Their time apart during a testy summer hasn't done much to bring either side closer on a contract for the restricted-free-agent guard, and the chances of Bledsoe sticking around on a one-year qualifying offer (and then bolting as an unrestricted free agent) have gone from unthinkable to probable.
Suns owner Robert Sarver commented on Bledsoe's potential willingness to sign the equivalent of a one-and-done deal to Paul Coro of The Arizona Republic:
Maybe that's just posturing and negotiating. We haven't heard from the guy in four months, so I couldn't tell you. I do know that when he played here, he felt good about the organization, his coaching staff and his teammates at the end of the season. We had the same feelings toward him.
Four months? So there's been no communication since the final week of the regular season?
We'll forgive Sarver for his exaggeration. A lack of progress in negotiations can make a person forget that Bledsoe and his camp must have at least communicated a firm "no, thanks" to the team's four-year $48 million offer in July.
Restricted free agency does this. The Suns have no incentive to make a big offer because they can just wait to match somebody else's, assuring they won't ever have to bid against themselves. With no other offers coming in, Phoenix's worst-case scenario—Bledsoe playing out another year while it watches to make sure he's fully healthy and capable of improving—is a pretty darn good one.
From Bledsoe's perspective, this all probably feels a little unfair. He said as much to Kyle Burger of EVTM-TV: "I can understand the Phoenix Suns are using restricted free agency against me."
Things aren't looking good between the Suns and Bledsoe, and it's becoming increasingly likely that we're only a year away from a split. Would that be good for anyone?
Bledsoe Better Off?
Saying Bledsoe would benefit from leaving Phoenix presumes he'd perform better with another team.
He might get paid more, but even that's not a certainty. After all, if another club valued him above four years and $48 million, maybe he would have fielded an offer by now.
We can't assume he'll play better either. The surprising secret of the Suns last year was that Bledsoe bombed as a lead dog. When he was on the floor without Dragic, the Suns scored 100.7 points per 100 possessions and allowed 105.6, per NBA.com.
That's a net rating of minus-4.9 points per 100 possessions, which meant a Bledsoe-led Suns club performed somewhere between the levels of the Boston Celtics (minus-5.5) and the Detroit Pistons (minus-4.4) last year.
That doesn't say much for Bledsoe's quality as a top option.
When Bledsoe paired with Dragic, though, the Suns crushed opponents. They posted a net rating of plus-11 that would have topped the league-best San Antonio Spurs by nearly three points per 100 possessions. Toss in those small-sample-size caveats if you like (Bledsoe and Dragic shared the floor for just 38 games last year), but acknowledge the fact that together, those two were beasts.
Bledsoe's stats as a starter, though accumulated in just over half a season, were stellar. It's hard to find excellent backcourt defenders who can also score (17.7 points per game). Bledsoe is one of those guys.
Unfortunately, without having seen him prove his skills as a go-to guy, it's not safe to say he'll be better off someplace else. In fact, he might be significantly worse.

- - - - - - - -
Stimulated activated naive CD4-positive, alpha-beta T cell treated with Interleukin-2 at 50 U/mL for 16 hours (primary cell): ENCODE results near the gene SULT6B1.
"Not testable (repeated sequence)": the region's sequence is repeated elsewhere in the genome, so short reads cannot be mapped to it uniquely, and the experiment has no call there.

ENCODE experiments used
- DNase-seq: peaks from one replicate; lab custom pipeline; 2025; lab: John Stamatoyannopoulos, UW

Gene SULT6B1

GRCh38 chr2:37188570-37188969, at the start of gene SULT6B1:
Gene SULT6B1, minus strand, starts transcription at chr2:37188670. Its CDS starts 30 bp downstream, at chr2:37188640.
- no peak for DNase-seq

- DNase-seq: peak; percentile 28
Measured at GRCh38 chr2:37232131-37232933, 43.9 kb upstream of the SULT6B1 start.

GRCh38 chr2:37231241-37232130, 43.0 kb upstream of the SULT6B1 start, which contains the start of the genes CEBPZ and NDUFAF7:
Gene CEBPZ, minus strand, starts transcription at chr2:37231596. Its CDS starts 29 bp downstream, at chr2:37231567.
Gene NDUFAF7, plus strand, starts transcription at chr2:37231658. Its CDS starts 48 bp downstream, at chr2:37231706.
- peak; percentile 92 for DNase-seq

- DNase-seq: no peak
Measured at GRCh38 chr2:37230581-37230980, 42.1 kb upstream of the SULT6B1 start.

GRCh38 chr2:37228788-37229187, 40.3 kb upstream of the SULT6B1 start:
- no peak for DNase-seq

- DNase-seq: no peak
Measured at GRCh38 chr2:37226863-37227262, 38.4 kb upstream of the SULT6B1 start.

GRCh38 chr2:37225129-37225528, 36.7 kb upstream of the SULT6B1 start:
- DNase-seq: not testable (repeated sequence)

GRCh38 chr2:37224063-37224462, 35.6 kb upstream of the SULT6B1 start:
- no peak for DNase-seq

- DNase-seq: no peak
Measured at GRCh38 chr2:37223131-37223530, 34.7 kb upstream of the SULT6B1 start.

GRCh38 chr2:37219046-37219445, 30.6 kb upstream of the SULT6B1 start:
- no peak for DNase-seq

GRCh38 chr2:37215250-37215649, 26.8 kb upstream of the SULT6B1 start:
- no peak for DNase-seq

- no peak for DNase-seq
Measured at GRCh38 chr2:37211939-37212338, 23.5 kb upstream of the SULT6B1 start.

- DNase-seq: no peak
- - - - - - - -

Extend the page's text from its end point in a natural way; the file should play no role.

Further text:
Talent like Bledsoe's doesn't come along often. There's a reason he's earned the nickname "mini-LeBron," as his blend of raw physical strength and speed make him a real handful on both ends.
Not only that, but he fits nicely into the two-point guard system the Suns favor.
Those on- and off-court splits with Dragic indicate something important, though. It might simply be the case that for all of Bledsoe's obvious physical gifts, just about anyone could thrive alongside a star like the Dragon.
We could get clarity on that point soon, as Phoenix signed Isaiah Thomas over the summer. Though the undersized point guard lacks the bulk of Bledsoe, his skills as a scorer and distributor are somewhat similar. Even more interestingly, Thomas actually posted a higher player efficiency rating than Bledsoe last season (20.5 to 19.6), per Basketball-Reference.
If Thomas shines alongside Dragic, we'll know Bledsoe's success was attributable to situation and teammates as much as his individual talent.
Plus, if Bledsoe were to walk away after the 2014-15 season, the Suns could use the money saved to splurge on improvements throughout the roster. A better scoring wing or a more accomplished low-block big would certainly help. And if Thomas gives Phoenix most of what Bledsoe provided, the overall exchange could be a real win for the Suns.
Good as Bledsoe is, it sure feels like the Suns would survive the breakup better than he would.
More Than the Sum of Their Parts
If we pare away all the details, there's an underlying truth that weighs in favor of keeping Bledsoe and the Suns together: They bring out the best in each other.
Bledsoe made a career-altering leap last season, proving he could perform in a starter's role without losing any of his tenacity or effectiveness. And Phoenix benefited from having a second two-way point guard to run its offensive system.
Those facts make it a real shame that the current negotiations are seemingly deadlocked, souring what was clearly a mutually beneficial relationship.
It's hard to see it now, as two sides sense the mounting tension and dig in for the possibility that the fatal damage has already been done. But the Suns and Bledsoe are better off together than they are apart.
Barring a complete collapse in relations that leads to a stunning sign-and-trade, the two parties will get one more season to realize how good they've got it together. Hopefully, Phoenix will make its push into the playoffs, and Bledsoe will lead the charge.
Maybe then they'll see a way to make things work.